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Employer advocates urged a House workforce subcommittee June 14 to consider rolling back a faster union election process and several other National Labor Relations Board moves from the Obama administration.
“The ambush election rule substantially shortens the period of time between when a representation petition is filed with the NLRB and when an election is held,” said Nancy McKeague, senior vice president at Michigan Health and Hospital Association, who spoke on behalf of the Society for Human Resource Management.
McKeague and other employer representatives told the Education and the Workforce Subcommittee on Health, Employment, Labor, and Pensions that they’re “concerned that this does not allow adequate time for employees to develop an educated” decision about creating, joining, or declining to join a union.
The hearing comes days after Republicans reintroduced a trio of bills to amend the NLRA, including the Employee Rights Act ( H.R. 2723). The measure, introduced May 25 by Rep. Phil Roe (Tenn.), would require a secret-ballot vote in every union representation election, allow nonmembers the same voting rights on collective bargaining agreements as members, and require recertification of a union every three years.
Subcommittee Chairman Rep. Tim Walberg (Mich.) on June 6 reintroduced the Workforce Democracy and Fairness Act ( H.R. 2776), which would undo a National Labor Relations Board decision allowing “micro units” of employees within a larger workforce to unionize and would block rules that have sped up representation election drives. A separate bill ( H.R. 2775) introduced by Rep. Joe Wilson (S.C.) would limit the worker contact information that employers must turn over to unions during an election drive.
Subcommittee Democrats at the hearing characterized the measures as “union-busting.”
“The three bills under consideration today sabotage worker’s ability to organize and collectively bargain for a better life,” the panel’s ranking Democrat, Rep. Gregorio Sablan (MP), said.
The proposed policies are “fundamentally at odds” with the National Labor Relations Act’s “stated purposes,” he said.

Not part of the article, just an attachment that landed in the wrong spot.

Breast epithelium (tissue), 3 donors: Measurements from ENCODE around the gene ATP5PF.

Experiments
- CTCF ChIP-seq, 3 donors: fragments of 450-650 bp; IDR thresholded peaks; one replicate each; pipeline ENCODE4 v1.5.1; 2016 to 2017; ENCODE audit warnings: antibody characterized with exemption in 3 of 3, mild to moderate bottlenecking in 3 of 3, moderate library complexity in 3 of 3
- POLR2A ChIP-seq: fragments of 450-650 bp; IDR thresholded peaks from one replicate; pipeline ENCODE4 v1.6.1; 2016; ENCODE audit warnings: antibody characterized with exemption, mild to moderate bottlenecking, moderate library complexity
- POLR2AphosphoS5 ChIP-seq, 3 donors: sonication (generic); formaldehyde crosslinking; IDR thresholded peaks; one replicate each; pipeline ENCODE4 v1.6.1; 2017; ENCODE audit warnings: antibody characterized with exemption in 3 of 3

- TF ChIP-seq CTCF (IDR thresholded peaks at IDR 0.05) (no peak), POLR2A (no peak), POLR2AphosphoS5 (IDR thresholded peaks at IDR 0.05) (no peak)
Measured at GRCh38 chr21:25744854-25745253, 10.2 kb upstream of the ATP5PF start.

Walberg defended the pieces of legislation as providing balance and fairness to federal labor policies.
It’s “not an attempt to eliminate unions,” he said.
The bills are expected to get strong Republican support in the GOP-controlled Congress. The proposed legislation will need the backing of at least eight Democrats to avoid a filibuster in the Senate, an unlikely prospect in a chamber largely divided on party lines over labor issues.
Guerino Calemine, general counsel for the Communications Workers of America, argued that the bills were “malicious” efforts to weaken labor unions.
“Deceptively short, these bills are chock-full of malicious intent to render elections absurdly undemocratic, strip workers of rights, take control of unions away from union members, drain union treasuries, and otherwise destroy labor unions,” Calemine told the panel.
Seth Borden, a partner who represents employers at McGuireWoods LLP in New York City, told the subcommittee that passage of H.R. 2776 and H.R. 2775 would be a “significant step” toward reversing “unnecessary and misguided policy changes” from the Obama administration, and “restoring the proper balance of rights and interests that had worked sufficiently for decades.”
He criticized a number of rules enacted during Obama’s administration, including the joint employer standard and the expedited-election process.
The “compressed time framework” that the expedited-elections rule allows “eats into the resources and focus that the employer has to exercise its free speech rights in whatever time frame it might have before the election,” Borden told the subcommittee.
Walberg said the legislation would restore power to workers to make informed decisions about whether they wish to be part of a labor union.
“The three bills we are looking at today are saying let them make their choices with the fullest information possible, as fairly as possible from both sides and not rushed, not jammed through,” he said. “The people that are truly interested are the ones who will make the decisions about what will come forward.”
Sablan said the three measures “are not just union-busting bills, they are union-elimination bills.”
“When working Americans are empowered to collectively bargain with their employers over wages and conditions of employment, productivity gains can be linked to wage growth,” he said. “However, the three bills under consideration today sabotage workers’ ability to organize and collectively bargain for a better life.”
Copyright © 2017 The Bureau of National Affairs, Inc. All Rights Reserved.
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